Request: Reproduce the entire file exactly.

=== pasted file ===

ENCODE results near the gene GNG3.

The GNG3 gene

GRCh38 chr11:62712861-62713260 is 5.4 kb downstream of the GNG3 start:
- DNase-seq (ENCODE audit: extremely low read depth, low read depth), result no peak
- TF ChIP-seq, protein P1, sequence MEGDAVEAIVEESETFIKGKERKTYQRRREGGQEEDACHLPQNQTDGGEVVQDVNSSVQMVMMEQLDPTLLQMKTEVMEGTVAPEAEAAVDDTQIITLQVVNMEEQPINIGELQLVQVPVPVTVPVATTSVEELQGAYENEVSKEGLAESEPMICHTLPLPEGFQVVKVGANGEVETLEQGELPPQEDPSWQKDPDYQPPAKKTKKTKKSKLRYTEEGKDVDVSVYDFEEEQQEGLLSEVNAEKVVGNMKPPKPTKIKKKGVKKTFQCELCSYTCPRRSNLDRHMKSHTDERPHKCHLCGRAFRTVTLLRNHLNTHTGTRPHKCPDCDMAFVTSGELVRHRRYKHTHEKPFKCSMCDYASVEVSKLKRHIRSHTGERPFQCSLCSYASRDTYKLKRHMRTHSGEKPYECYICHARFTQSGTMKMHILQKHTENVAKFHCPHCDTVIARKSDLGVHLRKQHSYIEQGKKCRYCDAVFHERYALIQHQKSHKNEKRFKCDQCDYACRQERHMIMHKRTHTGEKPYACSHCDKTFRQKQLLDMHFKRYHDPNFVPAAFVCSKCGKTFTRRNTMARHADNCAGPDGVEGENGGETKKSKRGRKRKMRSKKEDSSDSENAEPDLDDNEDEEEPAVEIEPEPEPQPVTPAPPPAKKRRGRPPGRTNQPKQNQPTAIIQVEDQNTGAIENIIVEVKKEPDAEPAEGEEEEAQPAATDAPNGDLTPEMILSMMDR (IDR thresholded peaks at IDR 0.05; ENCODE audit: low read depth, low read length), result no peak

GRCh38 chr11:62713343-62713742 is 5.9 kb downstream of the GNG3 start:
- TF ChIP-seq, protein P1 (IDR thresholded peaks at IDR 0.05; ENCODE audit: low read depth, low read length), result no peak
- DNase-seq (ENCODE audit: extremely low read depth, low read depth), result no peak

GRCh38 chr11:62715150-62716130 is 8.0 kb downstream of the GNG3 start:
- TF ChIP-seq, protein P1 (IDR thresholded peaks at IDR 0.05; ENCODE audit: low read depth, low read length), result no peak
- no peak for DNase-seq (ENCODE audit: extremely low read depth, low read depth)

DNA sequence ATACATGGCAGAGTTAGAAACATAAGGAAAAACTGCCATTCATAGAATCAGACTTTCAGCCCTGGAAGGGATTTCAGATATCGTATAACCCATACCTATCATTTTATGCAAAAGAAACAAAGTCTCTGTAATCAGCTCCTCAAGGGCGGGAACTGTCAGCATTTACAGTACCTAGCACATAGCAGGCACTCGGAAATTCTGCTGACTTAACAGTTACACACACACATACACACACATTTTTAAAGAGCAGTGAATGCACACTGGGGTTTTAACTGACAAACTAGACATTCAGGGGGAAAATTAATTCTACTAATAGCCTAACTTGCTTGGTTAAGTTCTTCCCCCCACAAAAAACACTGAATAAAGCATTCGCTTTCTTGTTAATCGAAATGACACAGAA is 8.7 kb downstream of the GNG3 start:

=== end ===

ENCODE results near the gene GNG3.

The GNG3 gene

GRCh38 chr11:62712861-62713260 is 5.4 kb downstream of the GNG3 start:
- DNase-seq (ENCODE audit: extremely low read depth, low read depth), result no peak
- TF ChIP-seq, protein P1, sequence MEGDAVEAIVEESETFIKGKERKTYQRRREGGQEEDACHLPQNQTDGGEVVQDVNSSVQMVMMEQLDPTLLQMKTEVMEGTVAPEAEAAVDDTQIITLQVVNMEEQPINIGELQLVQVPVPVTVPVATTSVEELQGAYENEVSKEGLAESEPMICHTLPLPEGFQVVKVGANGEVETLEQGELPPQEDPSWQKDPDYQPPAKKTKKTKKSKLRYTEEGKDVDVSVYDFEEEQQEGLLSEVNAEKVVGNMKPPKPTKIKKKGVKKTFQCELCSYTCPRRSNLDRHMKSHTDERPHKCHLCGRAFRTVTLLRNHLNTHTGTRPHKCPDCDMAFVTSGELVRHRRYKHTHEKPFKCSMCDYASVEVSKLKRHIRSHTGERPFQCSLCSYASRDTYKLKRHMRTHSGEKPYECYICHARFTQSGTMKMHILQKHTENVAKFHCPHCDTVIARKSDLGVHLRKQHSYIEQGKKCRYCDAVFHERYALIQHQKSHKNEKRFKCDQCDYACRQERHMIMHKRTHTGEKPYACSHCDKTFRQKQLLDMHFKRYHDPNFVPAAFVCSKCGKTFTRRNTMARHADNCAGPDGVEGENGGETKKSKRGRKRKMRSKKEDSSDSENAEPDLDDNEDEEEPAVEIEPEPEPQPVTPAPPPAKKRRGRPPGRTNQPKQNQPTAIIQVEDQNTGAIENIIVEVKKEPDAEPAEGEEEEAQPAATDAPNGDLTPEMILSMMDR (IDR thresholded peaks at IDR 0.05; ENCODE audit: low read depth, low read length), result no peak

GRCh38 chr11:62713343-62713742 is 5.9 kb downstream of the GNG3 start:
- TF ChIP-seq, protein P1 (IDR thresholded peaks at IDR 0.05; ENCODE audit: low read depth, low read length), result no peak
- DNase-seq (ENCODE audit: extremely low read depth, low read depth), result no peak

GRCh38 chr11:62715150-62716130 is 8.0 kb downstream of the GNG3 start:
- TF ChIP-seq, protein P1 (IDR thresholded peaks at IDR 0.05; ENCODE audit: low read depth, low read length), result no peak
- no peak for DNase-seq (ENCODE audit: extremely low read depth, low read depth)

DNA sequence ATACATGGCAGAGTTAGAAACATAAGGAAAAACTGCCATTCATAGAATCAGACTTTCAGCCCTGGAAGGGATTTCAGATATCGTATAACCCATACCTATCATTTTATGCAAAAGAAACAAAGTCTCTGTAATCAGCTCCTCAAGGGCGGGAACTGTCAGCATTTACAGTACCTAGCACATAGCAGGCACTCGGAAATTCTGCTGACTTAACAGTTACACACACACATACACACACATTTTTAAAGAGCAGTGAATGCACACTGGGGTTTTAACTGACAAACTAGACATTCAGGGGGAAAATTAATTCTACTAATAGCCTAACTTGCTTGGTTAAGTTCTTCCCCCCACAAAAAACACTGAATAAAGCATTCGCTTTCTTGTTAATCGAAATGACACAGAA is 8.7 kb downstream of the GNG3 start: